Immediately Tom Pahl and Johnny Giagu met with the Executive Committee of the Preservation Society to present their proposal. At the meeting on December 7, 2017, the members of the OPS Executive Committee voted to “support the plan brought by the ad hoc committee … and … to work with the ad hoc committee toward accomplishing the goals presented,” which included using $150,000 of OPS’s “Save an Old House” revolving fund as down payment on the property, to accept initial ownership of the property, and to transfer the property, with conservation easements, to “another community entity” in the future.

Still to be negotiated during the 150-day period are funding to pay mortgage payments, demolition of the two badly deteriorated wings, and stabilization of the historic center section. Sale would not be final, nor funds committed, until those details of the project were established.

Although the initial goal is simply to preserve the historic center section of the Lodge, future plans might include turning the building into a visitors center with public restrooms, space for community meetings and gatherings, and “green” areas for picnicking and other outdoor activities.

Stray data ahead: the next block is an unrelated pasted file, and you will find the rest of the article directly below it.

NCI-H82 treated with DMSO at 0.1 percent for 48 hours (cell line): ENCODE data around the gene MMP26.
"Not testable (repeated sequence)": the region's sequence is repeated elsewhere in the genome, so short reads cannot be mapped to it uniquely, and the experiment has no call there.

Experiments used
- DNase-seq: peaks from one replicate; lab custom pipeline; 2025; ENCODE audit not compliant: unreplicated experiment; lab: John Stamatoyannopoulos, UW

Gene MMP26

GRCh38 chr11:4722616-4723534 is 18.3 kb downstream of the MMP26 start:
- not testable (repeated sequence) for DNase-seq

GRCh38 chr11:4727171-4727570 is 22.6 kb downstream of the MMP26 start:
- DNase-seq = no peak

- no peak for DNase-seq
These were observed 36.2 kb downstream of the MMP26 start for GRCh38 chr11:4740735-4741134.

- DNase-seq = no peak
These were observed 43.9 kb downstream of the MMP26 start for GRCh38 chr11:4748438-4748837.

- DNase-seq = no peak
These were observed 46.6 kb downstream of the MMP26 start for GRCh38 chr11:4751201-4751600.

This month's Ocracoke Newsletter is my analysis of a sentence penned by surveyor Jonathan Price in 1795. The sentence reads, "Occacock was heretofore, and still retains the name of, an island. It is now a peninsula; a heap of sand having gradually filled up the space which divided it from the bank."  You can read my analysis here: https://www.villagecraftsmen.com/description-occacock-1795/.  

Friday, December 08, 2017

Business Directory, 1877-1878

Below are some interesting Hyde County statistics gleaned from Branson's North Carolina Business Directory for 1877 and 1878.
  • Ocracoke is listed as having the following organizations & services: 
    • 1 magistrate (there are 4 on the mainland)
    • 1 church (10 on the mainland)
    • 3 merchants (55 on the mainland)
    • 1 mill (11 on the mainland)
    • 1 post office (8 on the mainland)